A capacity crowd of more than 300 packed a Monroe Township ballroom to honor a daring Englishman who engineered the rescue of nearly 700 Jewish children from almost certain death at the hands of the Nazis.
Organized by Hadassah, the Aug. 25 event at the Greenbriar at Whittingham featured a film about the rescuer, Nicholas Winton, and a talk by a Czech Holocaust survivor who translated a biography of Winton into English.
The film, Nicky’s Family, interweaves documentary footage with dramatized scenes to tell the story of Winton, who was the driving force behind eight Kindertransports. Winton was instrumental in recruiting the English families who adopted youngsters sent from occupied Czechoslovakia to the relative safety of Great Britain.
The film also traces some of the 5,700 people — survivors and their offspring — who would not be alive if Winton had not acted on their behalf.
Introducing the film was Peter A. Rafaeli, a native of what is now Slovakia and honorary consul general of the Czech Republic. Rafaeli said he first became aware of Winton in 2000 when he met Matej Minac, a director of three films about Winton and later the author of Nicholas Winton’s Lottery of Life. Rafaeli, himself a Holocaust survivor, translated it into English.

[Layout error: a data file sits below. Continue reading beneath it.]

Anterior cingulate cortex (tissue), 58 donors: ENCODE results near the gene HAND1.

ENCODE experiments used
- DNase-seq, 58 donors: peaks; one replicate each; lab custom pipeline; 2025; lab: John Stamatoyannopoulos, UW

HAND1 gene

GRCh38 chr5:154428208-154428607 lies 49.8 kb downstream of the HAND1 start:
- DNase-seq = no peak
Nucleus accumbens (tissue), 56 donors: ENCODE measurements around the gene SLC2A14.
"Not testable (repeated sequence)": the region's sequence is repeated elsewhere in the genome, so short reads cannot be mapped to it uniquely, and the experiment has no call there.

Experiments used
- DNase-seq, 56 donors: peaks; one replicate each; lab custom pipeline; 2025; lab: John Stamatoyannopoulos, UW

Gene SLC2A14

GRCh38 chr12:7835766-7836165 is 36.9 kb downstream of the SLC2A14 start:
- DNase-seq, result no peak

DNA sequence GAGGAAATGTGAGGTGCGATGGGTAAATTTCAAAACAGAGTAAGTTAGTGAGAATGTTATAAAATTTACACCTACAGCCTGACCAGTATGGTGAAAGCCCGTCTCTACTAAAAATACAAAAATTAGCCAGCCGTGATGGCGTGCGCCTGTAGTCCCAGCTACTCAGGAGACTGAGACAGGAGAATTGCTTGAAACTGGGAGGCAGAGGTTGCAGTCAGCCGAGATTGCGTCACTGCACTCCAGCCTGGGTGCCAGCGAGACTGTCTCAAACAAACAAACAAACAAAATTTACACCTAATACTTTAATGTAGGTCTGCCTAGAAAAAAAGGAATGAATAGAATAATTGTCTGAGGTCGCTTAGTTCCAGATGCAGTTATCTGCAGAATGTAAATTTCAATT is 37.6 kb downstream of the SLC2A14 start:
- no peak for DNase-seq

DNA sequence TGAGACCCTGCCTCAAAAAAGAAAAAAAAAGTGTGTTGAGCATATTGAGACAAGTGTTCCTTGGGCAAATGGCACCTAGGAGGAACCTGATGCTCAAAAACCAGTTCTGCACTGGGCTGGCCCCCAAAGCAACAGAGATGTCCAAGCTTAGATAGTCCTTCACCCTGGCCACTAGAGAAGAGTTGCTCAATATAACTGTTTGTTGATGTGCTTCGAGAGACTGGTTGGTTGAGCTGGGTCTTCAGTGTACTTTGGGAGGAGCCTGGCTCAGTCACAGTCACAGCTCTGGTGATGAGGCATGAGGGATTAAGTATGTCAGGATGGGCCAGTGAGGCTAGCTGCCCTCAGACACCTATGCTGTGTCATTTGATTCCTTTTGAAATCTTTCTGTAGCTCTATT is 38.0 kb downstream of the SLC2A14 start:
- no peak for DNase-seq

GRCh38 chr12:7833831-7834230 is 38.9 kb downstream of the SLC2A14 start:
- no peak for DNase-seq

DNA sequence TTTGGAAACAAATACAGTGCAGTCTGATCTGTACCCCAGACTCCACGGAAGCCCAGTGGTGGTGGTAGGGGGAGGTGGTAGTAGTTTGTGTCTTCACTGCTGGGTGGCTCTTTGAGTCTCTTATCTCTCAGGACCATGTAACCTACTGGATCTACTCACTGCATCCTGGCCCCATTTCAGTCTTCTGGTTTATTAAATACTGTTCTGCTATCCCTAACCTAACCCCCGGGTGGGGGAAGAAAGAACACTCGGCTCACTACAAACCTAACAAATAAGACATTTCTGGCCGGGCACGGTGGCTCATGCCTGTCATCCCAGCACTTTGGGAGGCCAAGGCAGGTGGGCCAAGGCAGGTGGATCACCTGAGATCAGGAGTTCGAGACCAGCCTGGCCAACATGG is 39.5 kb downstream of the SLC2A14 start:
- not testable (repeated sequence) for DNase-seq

Rafaeli said that Winton’s efforts remained a secret for half a century. It was not until the late 1980s, when his wife discovered an old scrapbook, that the Englishman’s humanitarian exploits were revealed to the public, including those he rescued. Winton, now 104, subsequently earned accolades from President George W. Bush and Congress, and, in April of this year, a knighthood from Queen Elizabeth of England.
There is also a campaign, begun in 2008, to nominate the former stockbroker for a Nobel Prize. Attendees at the Aug. 25 screening signed petitions urging the Nobel Committee to consider his candidacy.
“The film was deeply moving,” said Marsha Finkelstein of Briarcliff Manor, NY, whose mother, Gert Applebaum of Monroe Township, was a member of the Hadassah committee organizing the Greenbriar event.
“What is especially important is to see the story of the Holocaust being passed along to another generation. This is a message that must not be forgotten,” said Finkelstein.
Gail Shinberg, a resident of Greenbriar at Whittingham, and a Hadassah committee member, marveled at the fearlessness of Winton, who was just 29 at the time.
Nevertheless, Rafaeli said, Winton has never considered himself a hero — just someone who saw people in need and decided to do something about it.